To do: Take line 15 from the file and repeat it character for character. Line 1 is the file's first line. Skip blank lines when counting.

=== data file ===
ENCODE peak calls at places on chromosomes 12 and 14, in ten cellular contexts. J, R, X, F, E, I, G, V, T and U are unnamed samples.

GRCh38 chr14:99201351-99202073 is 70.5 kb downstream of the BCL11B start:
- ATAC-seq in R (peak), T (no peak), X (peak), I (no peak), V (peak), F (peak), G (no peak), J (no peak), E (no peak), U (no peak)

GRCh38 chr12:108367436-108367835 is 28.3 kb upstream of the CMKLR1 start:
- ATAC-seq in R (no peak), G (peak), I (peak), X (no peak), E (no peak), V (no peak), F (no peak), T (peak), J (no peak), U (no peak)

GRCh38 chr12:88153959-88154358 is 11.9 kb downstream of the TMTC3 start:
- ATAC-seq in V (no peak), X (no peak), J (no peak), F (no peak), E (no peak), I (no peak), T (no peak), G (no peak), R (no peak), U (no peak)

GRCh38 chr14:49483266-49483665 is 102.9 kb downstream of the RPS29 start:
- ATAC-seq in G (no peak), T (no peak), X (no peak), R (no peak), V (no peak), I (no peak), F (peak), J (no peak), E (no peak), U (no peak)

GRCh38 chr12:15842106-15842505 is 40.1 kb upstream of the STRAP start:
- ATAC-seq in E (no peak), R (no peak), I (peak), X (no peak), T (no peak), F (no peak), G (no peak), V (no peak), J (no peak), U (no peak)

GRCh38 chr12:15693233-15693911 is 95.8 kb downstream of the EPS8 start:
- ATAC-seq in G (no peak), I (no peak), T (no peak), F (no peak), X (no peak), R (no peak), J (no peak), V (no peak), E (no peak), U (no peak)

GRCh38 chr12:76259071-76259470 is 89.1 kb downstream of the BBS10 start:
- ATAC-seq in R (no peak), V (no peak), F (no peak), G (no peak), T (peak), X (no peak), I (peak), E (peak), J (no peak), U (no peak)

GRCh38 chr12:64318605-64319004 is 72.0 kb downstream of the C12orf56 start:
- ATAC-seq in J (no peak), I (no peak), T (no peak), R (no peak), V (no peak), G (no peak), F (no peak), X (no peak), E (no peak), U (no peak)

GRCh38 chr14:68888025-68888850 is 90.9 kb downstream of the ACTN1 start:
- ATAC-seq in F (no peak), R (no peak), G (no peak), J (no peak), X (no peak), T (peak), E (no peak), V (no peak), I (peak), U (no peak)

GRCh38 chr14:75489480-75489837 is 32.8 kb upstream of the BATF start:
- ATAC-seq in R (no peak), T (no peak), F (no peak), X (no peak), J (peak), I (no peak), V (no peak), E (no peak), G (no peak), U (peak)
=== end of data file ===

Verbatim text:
- ATAC-seq in R (no peak), V (no peak), F (no peak), G (no peak), T (peak), X (no peak), I (peak), E (peak), J (no peak), U (no peak)